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Using ifstat for Linux network statistics

A basic look at the ifstat command, its options, and output.
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Drops on a web

As a data replication engineer, I often saw offsite replications fail for customers due to a networking issue. Many times, large customers had a dedicated replication interface configured in their environment that needed to be tested. A great command for doing this is ifstat. Don't take my word for it though, let's explore the ifstat command to see what it can do for you.

What is it?

The ifstat command prints network interface statistics. The interface keeps records of the previous data displayed in history files. By default, it only displays the difference between the last and current calls. The default location of the history files is /tmp/.ifstat.u$UID. That location can be changed by altering the IFSTAT_HISTORY environment variable. See the man page for more details.

Syntax

The structure for this command is a basic command option object syntax that even beginners will find familiar.

ifstat [Options] [Interface]

I have a practical example below. I ran the command with no options or interfaces specified. There is also an example where I ran ifstat against a specific interface: enp0s3. Let's break down what we see to better understand the output of this tool.

Breakdown of output

Let's start by using the command with no options specified.

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ifstat no options

As you can see above, there are five columns of data per interface, with each interface having two rows. The first column is the interface name. The remaining columns contain two data fields each.

You see packets received and rate in the RX column, as well as any errors or drops on those packets. In the TX column, we have packets transmitted and rate, as well as errors and drops. After the packet columns, we change the unit of measure to data sent and received. This value is measured in kilobytes. We have data received and rate, as well as data transferred and rate.

Note: This output is from a VM with little network activity and only one active interface.

Options to know

Here are a few particularly handy options for ifstat:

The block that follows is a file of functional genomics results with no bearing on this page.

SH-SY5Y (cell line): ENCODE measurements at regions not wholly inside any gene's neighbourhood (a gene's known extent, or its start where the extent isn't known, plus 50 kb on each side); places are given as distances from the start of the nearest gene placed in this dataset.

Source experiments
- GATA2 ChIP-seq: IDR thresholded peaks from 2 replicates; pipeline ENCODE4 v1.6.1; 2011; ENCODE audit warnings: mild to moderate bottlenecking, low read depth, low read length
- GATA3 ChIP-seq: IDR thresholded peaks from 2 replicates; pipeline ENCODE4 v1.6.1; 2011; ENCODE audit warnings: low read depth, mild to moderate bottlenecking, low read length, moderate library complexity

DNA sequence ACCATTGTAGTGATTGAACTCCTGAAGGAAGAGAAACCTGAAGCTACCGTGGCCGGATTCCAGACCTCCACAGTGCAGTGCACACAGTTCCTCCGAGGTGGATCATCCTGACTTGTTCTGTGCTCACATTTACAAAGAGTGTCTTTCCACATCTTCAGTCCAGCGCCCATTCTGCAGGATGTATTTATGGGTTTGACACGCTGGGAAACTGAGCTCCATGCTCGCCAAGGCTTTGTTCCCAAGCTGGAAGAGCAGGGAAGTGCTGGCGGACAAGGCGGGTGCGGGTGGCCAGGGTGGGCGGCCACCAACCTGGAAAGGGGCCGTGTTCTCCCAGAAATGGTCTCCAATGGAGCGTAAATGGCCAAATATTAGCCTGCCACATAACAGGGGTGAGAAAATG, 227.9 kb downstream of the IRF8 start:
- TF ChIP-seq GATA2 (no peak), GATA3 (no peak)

-a, --ignore - Ignores the history file

-d, --scan=SECS - Samples stats every x number of seconds

I have included an example of the -d option, as it can be a bit confusing.

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ifstat -d 10

Note: The sampling_interval is 10 seconds.

-e, --errors - Shows errors

-n, --nooutput - No output is displayed—only updates history file

-r, --reset - Resets history

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ifstat -r

-s, --noupdate - Does not update the history file

-t, --interval=SECS - Adds a timestamp to each entry

-z, --zeroes - Shows entries with no activity

-v, --version - Shows the version of the program

-h, --help - Shows a summary of options

Summary

We took a look at ifstat and some of its fundamental options. It can be handy to view the throughput of an interface and any transmitting or receiving errors that you may have. The ifstat command was helpful for troubleshooting network issues for my data replication jobs, for example. There are other options and variations on options that may be practical for your use cases. However, this is enough to get you started. I have been looking into different statistical commands lately, and I will be writing on the nstat command soon. Be sure to keep an eye out for that.

[ Want more for your network? Download a free ebook on network automation with Ansible. ]

Topics:   Networking   Linux  
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Tyler Carrigan

Tyler is a community manager at Enable Sysadmin, a submarine veteran, and an all-round tech enthusiast! He was first introduced to Red Hat in 2012 by way of a Red Hat Enterprise Linux-based combat system inside the USS Georgia Missile Control Center. More about me

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